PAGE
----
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Manhattan Institute

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Reforming the U.S. Youth Minimum Wage

report

Reforming the U.S. Youth Minimum Wage

August 9, 2016
EconomicsEmployment
OtherChildren & Family

Abstract

Unemployment among U.S. teenagers now stands at 16 percent. Raising the minimum wage, as many are advocating, will only make the situation worse.

Key Findings

  • There is a federal “youth minimum wage,” or YMW, under which workers up to age 20 may earn a wage of $4.25 per hour for the first 90 days on the job; but not all states include similar provisions in their own labor codes, and as a result, the federal YMW is not applicable in most states.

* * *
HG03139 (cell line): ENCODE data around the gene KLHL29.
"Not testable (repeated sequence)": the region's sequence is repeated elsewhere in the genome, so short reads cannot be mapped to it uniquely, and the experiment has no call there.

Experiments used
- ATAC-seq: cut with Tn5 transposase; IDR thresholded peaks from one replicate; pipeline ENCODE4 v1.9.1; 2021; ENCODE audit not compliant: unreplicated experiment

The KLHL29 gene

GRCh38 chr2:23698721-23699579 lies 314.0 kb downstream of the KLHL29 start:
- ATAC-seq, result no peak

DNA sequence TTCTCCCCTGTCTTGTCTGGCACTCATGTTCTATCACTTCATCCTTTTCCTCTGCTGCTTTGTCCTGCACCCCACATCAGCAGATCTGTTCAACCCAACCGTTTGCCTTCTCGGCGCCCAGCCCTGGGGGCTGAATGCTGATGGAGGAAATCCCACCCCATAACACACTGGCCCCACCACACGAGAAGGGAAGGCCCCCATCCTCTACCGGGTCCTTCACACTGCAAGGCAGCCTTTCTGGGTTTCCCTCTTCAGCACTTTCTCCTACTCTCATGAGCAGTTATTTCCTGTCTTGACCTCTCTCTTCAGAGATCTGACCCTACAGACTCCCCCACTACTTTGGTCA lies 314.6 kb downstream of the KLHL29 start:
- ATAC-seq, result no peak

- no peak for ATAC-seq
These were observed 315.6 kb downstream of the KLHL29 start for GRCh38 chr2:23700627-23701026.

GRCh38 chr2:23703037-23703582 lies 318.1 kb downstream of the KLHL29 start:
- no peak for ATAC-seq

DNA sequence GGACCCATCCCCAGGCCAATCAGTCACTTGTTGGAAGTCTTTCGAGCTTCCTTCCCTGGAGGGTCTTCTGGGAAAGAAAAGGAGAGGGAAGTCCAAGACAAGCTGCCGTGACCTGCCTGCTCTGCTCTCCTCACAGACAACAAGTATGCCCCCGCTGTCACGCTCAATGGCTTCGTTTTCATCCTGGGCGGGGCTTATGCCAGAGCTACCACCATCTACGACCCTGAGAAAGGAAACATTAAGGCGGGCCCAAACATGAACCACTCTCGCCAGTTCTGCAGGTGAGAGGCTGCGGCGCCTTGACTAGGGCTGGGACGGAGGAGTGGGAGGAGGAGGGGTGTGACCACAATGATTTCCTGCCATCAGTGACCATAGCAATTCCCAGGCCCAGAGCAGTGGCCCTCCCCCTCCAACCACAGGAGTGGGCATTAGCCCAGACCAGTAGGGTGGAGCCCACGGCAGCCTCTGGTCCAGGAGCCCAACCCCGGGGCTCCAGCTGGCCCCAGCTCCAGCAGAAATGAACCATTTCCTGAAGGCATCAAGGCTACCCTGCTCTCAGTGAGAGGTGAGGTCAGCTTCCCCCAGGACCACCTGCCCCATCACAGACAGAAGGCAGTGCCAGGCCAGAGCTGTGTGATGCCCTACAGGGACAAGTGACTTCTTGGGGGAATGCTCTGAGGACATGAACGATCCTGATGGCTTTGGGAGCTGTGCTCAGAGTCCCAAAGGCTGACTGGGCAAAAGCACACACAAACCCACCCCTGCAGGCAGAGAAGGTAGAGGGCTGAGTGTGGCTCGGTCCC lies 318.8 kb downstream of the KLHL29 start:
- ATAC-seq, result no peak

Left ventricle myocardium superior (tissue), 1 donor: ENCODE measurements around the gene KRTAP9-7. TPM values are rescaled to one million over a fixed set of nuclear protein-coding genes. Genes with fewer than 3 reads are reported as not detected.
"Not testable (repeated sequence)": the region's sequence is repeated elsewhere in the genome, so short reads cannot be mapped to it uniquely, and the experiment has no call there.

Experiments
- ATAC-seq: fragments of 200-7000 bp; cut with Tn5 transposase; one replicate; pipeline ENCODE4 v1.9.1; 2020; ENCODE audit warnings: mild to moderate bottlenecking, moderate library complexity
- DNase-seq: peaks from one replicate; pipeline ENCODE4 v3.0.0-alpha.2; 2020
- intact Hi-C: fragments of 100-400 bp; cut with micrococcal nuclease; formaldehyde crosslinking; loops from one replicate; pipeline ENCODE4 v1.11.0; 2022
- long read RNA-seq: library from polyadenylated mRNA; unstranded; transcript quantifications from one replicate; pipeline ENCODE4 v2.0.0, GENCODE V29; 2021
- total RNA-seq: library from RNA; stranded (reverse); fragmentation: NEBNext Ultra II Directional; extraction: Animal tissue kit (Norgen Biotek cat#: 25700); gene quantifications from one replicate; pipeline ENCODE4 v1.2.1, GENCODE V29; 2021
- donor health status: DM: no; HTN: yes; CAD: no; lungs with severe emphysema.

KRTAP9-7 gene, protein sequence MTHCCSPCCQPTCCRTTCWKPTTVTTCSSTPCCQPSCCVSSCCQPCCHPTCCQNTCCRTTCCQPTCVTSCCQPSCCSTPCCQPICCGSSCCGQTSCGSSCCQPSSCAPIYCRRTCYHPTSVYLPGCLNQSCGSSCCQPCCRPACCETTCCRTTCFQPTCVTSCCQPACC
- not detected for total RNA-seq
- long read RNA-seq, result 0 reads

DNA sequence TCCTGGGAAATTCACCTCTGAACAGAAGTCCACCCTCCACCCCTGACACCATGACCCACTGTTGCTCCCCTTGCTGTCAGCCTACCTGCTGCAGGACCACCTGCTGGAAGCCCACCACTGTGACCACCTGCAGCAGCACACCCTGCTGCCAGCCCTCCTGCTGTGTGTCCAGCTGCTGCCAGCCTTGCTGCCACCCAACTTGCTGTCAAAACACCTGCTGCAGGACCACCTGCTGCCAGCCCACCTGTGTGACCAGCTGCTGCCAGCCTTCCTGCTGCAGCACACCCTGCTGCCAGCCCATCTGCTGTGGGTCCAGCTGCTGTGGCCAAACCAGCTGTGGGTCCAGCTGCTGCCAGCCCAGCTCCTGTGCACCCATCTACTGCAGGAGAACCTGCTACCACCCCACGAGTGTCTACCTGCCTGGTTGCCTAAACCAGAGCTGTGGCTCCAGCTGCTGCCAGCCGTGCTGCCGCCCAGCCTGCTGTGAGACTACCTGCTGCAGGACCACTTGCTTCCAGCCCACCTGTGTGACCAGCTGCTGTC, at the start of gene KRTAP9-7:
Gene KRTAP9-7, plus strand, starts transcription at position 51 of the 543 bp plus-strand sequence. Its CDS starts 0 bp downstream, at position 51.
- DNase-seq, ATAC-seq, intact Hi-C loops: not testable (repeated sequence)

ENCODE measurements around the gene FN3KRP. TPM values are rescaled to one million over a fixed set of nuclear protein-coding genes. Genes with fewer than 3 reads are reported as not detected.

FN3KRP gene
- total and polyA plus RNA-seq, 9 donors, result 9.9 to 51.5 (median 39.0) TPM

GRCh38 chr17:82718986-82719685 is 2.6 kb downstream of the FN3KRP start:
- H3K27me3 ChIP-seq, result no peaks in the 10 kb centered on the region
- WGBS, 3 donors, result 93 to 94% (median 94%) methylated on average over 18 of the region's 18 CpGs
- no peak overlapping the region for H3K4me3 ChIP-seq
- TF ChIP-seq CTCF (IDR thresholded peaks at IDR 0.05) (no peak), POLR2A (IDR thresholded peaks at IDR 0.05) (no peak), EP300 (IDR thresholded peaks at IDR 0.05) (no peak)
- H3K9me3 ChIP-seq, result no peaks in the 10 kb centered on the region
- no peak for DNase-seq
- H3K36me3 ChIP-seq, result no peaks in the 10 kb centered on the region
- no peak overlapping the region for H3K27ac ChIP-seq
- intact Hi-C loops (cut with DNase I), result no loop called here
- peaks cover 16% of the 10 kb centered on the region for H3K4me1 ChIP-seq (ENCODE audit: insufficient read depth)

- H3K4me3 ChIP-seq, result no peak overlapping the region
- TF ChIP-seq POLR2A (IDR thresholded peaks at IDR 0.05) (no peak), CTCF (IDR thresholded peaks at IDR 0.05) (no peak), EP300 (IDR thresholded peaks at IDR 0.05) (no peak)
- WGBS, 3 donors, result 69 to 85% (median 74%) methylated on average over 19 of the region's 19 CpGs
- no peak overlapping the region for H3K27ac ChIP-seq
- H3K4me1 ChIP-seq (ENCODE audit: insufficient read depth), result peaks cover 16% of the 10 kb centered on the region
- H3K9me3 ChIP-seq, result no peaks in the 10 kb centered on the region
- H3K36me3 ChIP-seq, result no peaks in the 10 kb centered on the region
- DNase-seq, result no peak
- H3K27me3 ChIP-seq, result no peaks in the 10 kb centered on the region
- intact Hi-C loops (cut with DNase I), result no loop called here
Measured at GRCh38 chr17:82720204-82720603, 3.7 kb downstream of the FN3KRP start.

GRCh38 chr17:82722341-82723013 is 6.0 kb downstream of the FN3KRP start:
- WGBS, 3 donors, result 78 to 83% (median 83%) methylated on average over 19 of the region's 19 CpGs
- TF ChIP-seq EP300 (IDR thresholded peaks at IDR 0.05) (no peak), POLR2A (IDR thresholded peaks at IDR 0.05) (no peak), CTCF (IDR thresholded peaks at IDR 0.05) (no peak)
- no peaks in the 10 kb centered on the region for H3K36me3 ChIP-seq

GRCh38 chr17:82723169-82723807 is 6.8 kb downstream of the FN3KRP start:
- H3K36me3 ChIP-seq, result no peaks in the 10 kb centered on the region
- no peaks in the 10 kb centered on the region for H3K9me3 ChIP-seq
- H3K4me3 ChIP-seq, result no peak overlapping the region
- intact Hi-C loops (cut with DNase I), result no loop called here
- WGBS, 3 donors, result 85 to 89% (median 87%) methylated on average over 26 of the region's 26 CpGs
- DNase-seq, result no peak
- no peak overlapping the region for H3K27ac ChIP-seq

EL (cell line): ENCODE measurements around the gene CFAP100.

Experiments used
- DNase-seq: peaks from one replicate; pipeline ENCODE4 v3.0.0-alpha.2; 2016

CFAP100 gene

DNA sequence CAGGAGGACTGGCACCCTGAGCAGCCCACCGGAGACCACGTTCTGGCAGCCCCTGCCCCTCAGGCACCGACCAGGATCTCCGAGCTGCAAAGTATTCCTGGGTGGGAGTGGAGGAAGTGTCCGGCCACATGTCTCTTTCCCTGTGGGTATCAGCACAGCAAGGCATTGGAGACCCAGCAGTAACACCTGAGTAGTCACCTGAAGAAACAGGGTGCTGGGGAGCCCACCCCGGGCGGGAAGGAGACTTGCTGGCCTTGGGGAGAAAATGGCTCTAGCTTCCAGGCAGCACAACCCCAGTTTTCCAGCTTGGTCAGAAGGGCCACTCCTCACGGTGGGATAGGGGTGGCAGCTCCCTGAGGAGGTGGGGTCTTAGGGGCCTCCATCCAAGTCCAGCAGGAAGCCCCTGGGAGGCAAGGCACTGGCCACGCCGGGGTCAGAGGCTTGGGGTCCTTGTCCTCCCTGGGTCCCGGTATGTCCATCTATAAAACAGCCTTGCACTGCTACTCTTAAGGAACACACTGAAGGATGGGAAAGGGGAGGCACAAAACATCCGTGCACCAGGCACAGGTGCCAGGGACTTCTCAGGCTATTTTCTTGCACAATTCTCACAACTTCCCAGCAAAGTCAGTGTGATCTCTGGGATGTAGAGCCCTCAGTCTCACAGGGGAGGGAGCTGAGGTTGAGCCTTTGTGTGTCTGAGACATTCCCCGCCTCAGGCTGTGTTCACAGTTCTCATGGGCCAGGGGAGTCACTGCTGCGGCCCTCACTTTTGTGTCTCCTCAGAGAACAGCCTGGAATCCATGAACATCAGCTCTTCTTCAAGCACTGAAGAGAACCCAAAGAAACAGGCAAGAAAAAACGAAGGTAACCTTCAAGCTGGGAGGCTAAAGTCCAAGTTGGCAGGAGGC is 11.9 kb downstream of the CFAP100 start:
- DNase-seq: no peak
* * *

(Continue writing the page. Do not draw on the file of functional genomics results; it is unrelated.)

• Only 15 states have adopted the federal YMW; 17 other states and the District of Columbia have some sort of youth exemption with additional restrictions on top of the federal ones; and the remaining 18 states have no YMW in their labor codes, which means that the adult minimum wage in the state applies across the board.
  • If all states and the federal government adopted a YMW of $4.25 for individuals aged 16–19, with no 90-day limit, the growth rate of employment for this group could increase by up to 8.9 percentage points, generating up to 456,200 additional jobs in the first year following enactment.

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